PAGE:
KYC is a common regulatory requirement that financial service providers are obliged to fulfill. These checks primarily combat the funding and laundering of money from illicit activities. KYC is a key measure in anti-money laundering regulations, making it an important safety guard for cryptocurrencies especially.
What is KYC?
If you’ve opened an account with a cryptocurrency exchange, it’s likely you’ll have had to complete a KYC check. KYC requires financial service providers to collect information verifying their customers’ identities. This could be through official identification or bank statements, for example. Like AML regulations, KYC policies help combat money laundering, terrorism financing, fraud, and the illicit transfer of funds.
KYC typically is a proactive approach rather than reactive. Most financial service providers take a customer’s details in the onboarding process before they can make financial transactions. In some cases, accounts can be made without KYC but are limited in their function. Binance, for example, allows users to open an account but restricts trading until KYC is completed.
When completing KYC, you may be asked to provide your:
- Government ID
- Driving license
Apart from verifying a customer’s identity, it’s also important to confirm their location and address. Your identity documents will provide basic information like your name and date of birth, but more is needed to establish your tax residence, for example. You will likely need to complete more than one stage of KYC. Financial service providers often need to re-verify the identity of their customers at regular intervals too.
Who regulates KYC compliance?
KYC regulations differ by country, but there is international cooperation on the basic information needed. In the US, the Bank Secrecy Act and the 2001 Patriot Act established most of the AML and KYC processes seen today. The EU and Asia-Pacific countries have developed their own regulations, but there’s a lot of overlap with the US. The EU Anti-Money Laundering Directive (AMLD) and PSD2 regulations provide the main framework for EU countries. At a global level, the Financial Action Task Force (FATF) coordinates multinational cooperation on regulatory conditions.
Why do we need KYC in crypto?
Due to cryptocurrency’s pseudonymous nature, it’s often used for the laundering of illicit funds and tax evasion. Improving the regulation of cryptocurrency betters its reputation and makes sure that taxes are paid where they are due.
There are three key reasons why KYC checks are needed in the cryptocurrency industry:
- Blockchain transactions are irreversible. There is no admin to help if you make a mistake, meaning that funds can be stolen or moved and not be retrieved.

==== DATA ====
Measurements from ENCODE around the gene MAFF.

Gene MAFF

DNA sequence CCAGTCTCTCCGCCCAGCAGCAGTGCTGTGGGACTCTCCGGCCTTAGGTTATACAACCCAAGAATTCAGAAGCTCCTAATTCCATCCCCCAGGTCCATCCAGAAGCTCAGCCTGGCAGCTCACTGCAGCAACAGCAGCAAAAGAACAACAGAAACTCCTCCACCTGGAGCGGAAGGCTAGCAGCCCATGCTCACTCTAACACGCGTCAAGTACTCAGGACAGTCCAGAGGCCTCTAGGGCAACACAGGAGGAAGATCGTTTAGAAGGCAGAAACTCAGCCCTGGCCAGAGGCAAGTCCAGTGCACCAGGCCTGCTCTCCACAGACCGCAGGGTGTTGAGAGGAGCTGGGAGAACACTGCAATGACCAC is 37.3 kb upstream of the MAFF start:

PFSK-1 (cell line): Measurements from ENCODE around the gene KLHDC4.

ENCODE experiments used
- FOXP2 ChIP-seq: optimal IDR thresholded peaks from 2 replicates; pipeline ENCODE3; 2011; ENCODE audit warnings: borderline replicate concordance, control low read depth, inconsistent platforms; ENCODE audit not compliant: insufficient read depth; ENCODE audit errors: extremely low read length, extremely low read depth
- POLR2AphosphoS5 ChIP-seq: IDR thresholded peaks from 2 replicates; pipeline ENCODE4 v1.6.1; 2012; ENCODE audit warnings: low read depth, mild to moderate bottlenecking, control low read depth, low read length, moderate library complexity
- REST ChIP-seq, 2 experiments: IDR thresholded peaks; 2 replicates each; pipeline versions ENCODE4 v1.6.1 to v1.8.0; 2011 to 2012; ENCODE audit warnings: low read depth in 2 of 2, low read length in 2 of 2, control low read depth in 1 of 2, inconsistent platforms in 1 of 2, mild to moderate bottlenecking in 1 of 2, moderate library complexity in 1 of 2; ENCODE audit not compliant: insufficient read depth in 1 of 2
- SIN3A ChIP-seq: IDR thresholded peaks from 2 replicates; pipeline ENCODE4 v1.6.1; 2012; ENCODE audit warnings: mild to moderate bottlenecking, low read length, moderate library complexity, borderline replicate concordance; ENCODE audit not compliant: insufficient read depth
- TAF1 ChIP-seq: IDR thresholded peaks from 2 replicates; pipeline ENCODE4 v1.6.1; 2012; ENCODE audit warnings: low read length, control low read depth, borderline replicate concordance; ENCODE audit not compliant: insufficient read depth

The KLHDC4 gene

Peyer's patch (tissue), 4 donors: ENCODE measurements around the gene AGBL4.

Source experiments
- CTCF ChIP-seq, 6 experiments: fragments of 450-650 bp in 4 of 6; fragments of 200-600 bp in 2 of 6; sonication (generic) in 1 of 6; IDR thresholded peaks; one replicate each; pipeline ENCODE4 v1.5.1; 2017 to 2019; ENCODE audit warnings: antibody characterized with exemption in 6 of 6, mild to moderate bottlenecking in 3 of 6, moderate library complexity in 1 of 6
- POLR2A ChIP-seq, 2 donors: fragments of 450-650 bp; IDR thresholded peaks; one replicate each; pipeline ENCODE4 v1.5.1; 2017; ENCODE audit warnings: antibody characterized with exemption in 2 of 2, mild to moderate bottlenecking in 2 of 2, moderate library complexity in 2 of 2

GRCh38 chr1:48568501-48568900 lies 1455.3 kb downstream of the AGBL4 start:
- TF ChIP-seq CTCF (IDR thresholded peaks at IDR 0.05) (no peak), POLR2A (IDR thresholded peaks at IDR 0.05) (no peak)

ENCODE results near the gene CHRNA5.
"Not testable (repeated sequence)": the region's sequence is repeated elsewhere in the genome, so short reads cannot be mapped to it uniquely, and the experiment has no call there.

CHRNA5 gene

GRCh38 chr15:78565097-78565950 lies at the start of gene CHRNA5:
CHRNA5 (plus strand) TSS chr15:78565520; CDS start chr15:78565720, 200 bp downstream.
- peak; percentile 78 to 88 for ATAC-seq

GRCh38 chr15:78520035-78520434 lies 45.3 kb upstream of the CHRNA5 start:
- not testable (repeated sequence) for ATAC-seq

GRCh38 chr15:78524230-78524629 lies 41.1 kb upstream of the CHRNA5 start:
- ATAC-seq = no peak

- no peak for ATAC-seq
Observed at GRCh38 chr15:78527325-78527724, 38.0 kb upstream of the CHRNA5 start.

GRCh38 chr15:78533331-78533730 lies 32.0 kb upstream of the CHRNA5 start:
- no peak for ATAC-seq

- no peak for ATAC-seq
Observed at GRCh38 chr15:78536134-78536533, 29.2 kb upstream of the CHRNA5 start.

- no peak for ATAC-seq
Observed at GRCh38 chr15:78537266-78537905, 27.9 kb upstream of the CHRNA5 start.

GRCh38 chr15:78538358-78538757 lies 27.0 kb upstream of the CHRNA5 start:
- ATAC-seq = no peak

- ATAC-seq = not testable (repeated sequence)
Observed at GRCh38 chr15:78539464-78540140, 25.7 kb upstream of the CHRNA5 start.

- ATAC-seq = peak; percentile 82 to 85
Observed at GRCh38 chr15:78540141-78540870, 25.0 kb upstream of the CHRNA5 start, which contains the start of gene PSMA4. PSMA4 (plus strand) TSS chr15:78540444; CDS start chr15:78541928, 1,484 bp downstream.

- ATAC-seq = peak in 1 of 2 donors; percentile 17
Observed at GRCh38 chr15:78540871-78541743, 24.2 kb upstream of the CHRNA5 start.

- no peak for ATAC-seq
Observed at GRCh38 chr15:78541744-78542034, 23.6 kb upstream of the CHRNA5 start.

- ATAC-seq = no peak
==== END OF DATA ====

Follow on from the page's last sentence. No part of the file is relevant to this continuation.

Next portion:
- Cryptocurrency is fairly anonymous (pseudonymous). You don’t need to submit any personal details to open a crypto wallet.
- Regulation is still uncertain when it comes to taxes and the legality of crypto in many countries.
Although KYC increases the time needed to set up an account, it has clear benefits. The average customer won’t necessarily be able to see them, but KYC has a significant impact on keeping your funds safe and combating crime.
What are the benefits of KYC?
The benefits of KYC aren’t all obvious. However, it does much more than just combat fraud and can improve the financial system as a whole:
- Lenders can more easily assess their risk by establishing a customer’s identity and financial history. This process leads to more responsible lending and risk management.
- It combats identity theft and other types of financial fraud.
- It reduces the risk of money laundering from occurring in the first place as a proactive measure.
- It improves the trust, security, and accountability of financial service providers. This reputation has a knock-on effect on the financial industry as a whole and can encourage investment.
KYC and decentralization
Cryptocurrencies have, from their beginning, focused on decentralization and freedom from intermediaries. As mentioned, anyone can make a wallet and hold crypto without needing to provide details about themselves. However, for these exact reasons, crypto has become a popular method for laundering money.
Governments and regulators typically require exchanges to complete KYC checks on their customers. While mandatory KYC is very difficult to implement for crypto wallets, services that exchange fiat into crypto are more suitable. Some investors are speculatively interested in cryptocurrencies, and others more actively appreciate their core values and utility.
Arguments against KYC
KYC has its obvious benefits, but it’s still controversial for some critics. Arguments against KYC are more common in the cryptocurrency world due to its history and background. Typically, most of its criticism comes from issues with privacy and cost:
- There’s an extra cost associated with performing KYC checks which are often passed on to the customer through fees.
- Some individuals do not have the documentation required for KYC checks, or perhaps do not have a fixed address. This makes it difficult for them to access certain financial services.
- Irresponsible financial service providers may lack data security, and hacks can lead to your private data being stolen.
- Some argue that it goes against the decentralization of cryptocurrencies.
KYC processes are an industry standard for financial services and crypto exchanges. It’s one of the most important functions in the fight against money laundering and other crimes. KYC checks can feel like an annoyance, but they provide a great deal of security.
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